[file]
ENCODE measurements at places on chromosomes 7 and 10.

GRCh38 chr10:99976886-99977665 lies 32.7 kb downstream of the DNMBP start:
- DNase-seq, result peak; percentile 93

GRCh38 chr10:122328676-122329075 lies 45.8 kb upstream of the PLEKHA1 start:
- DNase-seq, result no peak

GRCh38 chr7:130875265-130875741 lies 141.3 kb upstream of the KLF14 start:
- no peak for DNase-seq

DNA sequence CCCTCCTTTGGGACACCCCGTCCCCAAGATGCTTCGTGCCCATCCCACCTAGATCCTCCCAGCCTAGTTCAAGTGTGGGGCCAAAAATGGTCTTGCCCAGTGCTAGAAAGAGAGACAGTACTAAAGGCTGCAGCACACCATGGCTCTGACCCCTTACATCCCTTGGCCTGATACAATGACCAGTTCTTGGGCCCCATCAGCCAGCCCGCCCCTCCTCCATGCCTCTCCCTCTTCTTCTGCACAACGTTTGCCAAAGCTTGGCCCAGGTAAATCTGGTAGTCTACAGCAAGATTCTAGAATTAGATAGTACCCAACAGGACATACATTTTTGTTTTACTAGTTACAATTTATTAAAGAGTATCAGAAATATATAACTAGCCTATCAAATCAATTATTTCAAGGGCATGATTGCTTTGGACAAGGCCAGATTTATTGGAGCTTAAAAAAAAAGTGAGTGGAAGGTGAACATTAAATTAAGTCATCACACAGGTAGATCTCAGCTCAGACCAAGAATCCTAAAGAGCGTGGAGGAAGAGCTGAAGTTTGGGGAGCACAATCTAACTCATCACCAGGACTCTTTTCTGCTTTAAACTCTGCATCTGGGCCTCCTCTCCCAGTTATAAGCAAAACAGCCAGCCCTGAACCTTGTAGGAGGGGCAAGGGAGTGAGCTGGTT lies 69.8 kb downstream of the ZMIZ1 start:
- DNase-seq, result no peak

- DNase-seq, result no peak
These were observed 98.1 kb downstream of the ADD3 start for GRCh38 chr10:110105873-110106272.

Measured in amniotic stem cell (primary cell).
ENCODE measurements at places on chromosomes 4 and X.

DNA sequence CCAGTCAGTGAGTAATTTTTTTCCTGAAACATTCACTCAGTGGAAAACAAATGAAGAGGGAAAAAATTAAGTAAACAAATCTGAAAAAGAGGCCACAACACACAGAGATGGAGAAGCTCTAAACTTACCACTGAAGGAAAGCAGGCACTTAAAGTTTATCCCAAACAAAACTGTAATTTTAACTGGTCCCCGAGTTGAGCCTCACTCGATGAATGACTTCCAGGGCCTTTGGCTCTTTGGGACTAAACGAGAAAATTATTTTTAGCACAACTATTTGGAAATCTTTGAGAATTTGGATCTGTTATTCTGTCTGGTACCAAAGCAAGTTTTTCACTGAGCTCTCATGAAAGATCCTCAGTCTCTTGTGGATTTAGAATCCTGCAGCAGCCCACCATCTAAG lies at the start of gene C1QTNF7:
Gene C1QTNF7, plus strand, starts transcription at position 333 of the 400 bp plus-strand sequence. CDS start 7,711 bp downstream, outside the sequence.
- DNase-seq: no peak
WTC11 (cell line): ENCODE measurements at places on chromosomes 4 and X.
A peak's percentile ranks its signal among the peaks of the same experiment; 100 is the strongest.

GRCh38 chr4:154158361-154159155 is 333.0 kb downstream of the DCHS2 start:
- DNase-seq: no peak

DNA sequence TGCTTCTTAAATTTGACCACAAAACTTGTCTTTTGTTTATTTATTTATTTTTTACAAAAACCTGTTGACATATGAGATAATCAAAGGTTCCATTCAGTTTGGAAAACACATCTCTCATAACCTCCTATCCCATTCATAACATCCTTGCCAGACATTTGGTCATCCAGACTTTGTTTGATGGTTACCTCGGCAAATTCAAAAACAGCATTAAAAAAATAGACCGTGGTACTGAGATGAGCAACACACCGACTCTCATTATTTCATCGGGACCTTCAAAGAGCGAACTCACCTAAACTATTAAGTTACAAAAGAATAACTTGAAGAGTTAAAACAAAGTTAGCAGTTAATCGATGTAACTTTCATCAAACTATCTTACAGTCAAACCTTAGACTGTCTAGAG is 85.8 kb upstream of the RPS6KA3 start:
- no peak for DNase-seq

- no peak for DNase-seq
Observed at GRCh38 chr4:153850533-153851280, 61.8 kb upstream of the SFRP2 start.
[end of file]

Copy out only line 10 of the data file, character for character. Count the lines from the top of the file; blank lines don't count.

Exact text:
- DNase-seq, result no peak